THE conclusions from a Senate hearing this week on the circumstances by which 103 containers of trash from Canada found their way into the Philippines were the correct ones, and no less than anyone in this country should expect. The Senate tells the Aquino administration to do what it should have done with prodding: Demand that the Canadian government to take back their garbage, at their own expense. The Senate also wants the Department of Foreign Affairs censured for its weak and diffident handling what is now a more than two-year-old problem.
We will not criticize Sen. Ferdinand Marcos, Jr., who introduced a resolution asking the Senate Committee on Environment and Natural Resources to look into the matter, or the panel’s chairman, Sen. Chiz Escudero, for their tardiness in giving their attention to the issue, because the Senate frankly should not have to spend valuable time investigating such a stupidly simple problem. Even though we have clear laws covering this sort of thing – Sen. Marcos cited the Ecological Solid Waste Management Act (RA 9003) and the Toxic Substances and Hazardous and Nuclear Waste Control Act (RA 6969) in his resolution – it should be a matter of basic common sense that garbage of any sort is not an acceptable import under any circumstances.
That common sense, however, seems to have escaped the Bureau of Customs, the Department of Environment and Natural Resources, the DFA, and most of all, the importer (who has not yet been identified) of the unwelcome cargo. All of those concerned have violated our laws and wasted the people’s time and money, and they should be sanctioned appropriately.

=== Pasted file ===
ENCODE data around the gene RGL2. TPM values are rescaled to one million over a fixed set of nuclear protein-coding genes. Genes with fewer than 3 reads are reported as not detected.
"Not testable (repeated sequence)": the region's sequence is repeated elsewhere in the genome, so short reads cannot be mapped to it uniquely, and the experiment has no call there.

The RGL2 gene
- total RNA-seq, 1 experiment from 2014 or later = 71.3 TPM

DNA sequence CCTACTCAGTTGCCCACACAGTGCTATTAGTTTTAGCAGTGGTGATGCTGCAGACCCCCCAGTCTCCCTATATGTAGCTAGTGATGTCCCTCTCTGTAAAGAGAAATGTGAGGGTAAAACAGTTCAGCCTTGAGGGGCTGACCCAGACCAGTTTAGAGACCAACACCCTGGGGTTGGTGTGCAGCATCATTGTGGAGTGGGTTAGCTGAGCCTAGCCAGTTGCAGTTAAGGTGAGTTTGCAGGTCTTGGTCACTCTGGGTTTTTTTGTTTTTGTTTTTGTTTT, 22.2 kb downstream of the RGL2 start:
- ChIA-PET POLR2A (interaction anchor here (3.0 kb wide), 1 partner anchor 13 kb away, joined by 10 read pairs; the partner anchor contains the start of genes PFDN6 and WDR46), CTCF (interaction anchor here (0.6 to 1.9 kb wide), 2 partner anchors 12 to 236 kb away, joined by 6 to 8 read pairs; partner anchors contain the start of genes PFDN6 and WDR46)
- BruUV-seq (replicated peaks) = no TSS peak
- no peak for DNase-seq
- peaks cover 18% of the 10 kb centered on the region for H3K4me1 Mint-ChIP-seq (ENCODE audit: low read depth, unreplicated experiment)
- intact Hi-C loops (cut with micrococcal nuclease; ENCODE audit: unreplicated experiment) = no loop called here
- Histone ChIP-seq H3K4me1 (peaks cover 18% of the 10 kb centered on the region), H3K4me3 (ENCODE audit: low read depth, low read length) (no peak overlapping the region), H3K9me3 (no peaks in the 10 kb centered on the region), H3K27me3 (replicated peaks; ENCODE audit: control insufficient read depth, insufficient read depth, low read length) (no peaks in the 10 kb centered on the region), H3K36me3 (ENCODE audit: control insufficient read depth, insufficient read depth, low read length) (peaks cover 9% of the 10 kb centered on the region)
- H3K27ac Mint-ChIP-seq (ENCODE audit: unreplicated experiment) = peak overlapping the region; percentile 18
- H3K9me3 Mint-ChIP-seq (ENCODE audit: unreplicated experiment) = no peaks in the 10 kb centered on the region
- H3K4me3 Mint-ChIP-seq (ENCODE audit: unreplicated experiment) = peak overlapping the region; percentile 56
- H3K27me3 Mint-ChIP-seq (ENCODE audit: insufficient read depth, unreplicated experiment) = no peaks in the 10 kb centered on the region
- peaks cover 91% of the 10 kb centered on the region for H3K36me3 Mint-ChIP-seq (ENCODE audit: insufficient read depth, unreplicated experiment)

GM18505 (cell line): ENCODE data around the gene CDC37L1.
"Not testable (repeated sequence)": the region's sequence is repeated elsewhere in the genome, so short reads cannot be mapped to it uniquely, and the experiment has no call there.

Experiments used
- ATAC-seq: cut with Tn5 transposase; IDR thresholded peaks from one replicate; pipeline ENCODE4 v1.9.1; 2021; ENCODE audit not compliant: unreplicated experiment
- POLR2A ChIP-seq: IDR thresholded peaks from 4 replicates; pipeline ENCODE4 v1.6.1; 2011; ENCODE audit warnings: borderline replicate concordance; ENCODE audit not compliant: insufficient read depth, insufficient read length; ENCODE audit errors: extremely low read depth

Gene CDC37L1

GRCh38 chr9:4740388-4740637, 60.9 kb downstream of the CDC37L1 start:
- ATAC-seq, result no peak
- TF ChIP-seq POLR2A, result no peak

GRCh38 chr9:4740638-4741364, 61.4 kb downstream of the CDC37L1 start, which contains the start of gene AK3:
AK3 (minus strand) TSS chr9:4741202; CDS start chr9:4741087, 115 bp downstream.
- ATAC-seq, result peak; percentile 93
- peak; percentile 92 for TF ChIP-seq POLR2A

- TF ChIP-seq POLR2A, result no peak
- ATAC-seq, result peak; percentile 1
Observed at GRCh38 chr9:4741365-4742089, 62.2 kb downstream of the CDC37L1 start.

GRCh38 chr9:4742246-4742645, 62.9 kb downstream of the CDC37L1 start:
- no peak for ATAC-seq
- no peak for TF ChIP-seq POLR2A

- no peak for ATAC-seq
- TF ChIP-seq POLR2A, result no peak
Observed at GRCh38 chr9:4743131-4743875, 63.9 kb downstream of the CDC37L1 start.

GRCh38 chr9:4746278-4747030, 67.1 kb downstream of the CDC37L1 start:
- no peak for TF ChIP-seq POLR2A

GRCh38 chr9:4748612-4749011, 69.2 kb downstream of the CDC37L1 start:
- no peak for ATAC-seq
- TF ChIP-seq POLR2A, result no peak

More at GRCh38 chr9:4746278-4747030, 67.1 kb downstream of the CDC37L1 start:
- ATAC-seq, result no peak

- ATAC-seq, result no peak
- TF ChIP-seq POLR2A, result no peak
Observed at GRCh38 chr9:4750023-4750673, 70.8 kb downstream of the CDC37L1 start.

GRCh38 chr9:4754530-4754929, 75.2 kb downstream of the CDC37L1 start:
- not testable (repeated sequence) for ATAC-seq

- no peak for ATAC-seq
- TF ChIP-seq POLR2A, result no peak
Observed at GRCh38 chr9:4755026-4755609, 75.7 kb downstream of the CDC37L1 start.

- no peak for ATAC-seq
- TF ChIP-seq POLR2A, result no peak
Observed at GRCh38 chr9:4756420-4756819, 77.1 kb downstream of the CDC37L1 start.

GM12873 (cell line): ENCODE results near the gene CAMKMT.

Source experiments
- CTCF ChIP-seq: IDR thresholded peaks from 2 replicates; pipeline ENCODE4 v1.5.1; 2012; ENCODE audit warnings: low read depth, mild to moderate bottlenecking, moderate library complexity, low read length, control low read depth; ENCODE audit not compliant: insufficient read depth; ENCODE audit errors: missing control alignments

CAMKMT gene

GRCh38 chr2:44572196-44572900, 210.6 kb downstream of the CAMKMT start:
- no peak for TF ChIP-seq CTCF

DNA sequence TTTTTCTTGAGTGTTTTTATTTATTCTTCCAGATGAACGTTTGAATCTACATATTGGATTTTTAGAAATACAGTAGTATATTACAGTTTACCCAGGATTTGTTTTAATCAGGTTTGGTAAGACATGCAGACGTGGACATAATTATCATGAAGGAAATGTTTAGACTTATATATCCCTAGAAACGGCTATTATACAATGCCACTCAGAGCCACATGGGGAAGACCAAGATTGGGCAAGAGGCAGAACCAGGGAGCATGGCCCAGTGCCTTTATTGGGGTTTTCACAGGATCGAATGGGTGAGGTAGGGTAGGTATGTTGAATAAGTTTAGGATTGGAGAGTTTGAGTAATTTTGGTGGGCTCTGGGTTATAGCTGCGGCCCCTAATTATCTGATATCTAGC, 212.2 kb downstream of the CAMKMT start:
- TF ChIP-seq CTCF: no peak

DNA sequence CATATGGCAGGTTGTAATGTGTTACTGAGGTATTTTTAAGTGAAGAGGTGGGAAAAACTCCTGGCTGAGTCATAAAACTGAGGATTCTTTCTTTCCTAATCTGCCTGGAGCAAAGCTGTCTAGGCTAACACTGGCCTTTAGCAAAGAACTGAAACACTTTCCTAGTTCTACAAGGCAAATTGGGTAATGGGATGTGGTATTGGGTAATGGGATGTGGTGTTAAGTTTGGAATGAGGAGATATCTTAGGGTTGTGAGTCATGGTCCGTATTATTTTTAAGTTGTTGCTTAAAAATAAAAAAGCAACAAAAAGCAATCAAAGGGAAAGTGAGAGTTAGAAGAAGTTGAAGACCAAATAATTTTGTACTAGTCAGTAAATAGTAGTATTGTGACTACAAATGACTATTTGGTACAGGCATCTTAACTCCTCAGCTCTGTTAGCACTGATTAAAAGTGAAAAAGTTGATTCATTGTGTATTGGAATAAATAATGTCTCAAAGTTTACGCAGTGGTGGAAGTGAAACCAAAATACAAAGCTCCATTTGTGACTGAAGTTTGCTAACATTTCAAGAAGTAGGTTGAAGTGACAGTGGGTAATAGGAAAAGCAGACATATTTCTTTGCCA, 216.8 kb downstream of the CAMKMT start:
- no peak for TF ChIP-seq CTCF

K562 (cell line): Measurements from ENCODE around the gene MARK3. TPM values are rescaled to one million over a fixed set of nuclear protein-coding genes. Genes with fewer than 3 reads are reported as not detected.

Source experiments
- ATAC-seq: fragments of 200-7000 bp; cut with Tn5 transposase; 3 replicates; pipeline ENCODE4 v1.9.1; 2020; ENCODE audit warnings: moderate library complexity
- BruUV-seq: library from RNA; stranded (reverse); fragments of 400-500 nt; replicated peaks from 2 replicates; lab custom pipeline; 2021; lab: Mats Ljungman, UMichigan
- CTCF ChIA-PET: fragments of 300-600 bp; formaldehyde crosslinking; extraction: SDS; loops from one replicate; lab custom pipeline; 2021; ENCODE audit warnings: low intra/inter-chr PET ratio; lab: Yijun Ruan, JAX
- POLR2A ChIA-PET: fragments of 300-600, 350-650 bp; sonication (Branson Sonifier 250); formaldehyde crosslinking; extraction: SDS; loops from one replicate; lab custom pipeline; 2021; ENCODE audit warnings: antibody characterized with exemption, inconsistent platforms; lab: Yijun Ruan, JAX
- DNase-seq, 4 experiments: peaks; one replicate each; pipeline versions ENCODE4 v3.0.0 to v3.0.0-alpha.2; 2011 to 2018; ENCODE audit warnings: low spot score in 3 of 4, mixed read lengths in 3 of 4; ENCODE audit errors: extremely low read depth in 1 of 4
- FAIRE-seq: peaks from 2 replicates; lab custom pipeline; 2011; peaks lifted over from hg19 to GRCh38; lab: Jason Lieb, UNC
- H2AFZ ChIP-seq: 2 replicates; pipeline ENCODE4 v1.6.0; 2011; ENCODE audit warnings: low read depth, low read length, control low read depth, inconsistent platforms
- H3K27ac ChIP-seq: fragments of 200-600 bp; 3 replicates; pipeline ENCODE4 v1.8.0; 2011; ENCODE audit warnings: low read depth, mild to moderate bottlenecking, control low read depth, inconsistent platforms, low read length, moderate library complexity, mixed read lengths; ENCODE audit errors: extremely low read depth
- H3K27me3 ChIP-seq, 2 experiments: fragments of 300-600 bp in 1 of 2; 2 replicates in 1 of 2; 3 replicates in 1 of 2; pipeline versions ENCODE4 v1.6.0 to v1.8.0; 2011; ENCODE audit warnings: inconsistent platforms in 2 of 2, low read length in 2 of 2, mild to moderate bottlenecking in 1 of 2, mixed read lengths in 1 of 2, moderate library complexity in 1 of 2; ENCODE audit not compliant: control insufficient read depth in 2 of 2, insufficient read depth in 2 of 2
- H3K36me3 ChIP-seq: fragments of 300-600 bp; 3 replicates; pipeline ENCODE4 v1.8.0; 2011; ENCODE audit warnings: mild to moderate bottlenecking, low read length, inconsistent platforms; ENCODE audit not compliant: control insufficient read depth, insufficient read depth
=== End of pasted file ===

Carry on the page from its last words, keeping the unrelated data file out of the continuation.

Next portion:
Whatever misbehavior occurred here, however, does not in any way reduce or eliminate Canada’s ultimate responsibility for the problem. And for the Canadian government—one which the Philippines otherwise has an excellent relationship with, and for the most part has a reputation for being sensitive to environmental issues, at least outside its own country—to plead helplessness to apply the simple solution of arranging for its unwanted trash to be picked up and returned to its sender is a shocking disappointment. It is particularly distressing that Canada has taken this attitude now, at a time when climate issues and their impact on developing nations are again coming to the fore in discussions leading up to the global climate summit to be held in Paris at the end of this year.
One would think that even if Canada honestly does not see the obvious problem with sending massive amounts of garbage to a country that is already struggling with various ecological challenges, the inevitability of being the subject of a great deal of bad publicity should have made the Canadian officials concerned with this issue should have been more proactive.
Shame on you, Canada. We thought you were better than this. Whatever our unassertive diplomatic officials have to say about the matter, we demand, on behalf of the people of the Philippines, that you take back your trash without further delay.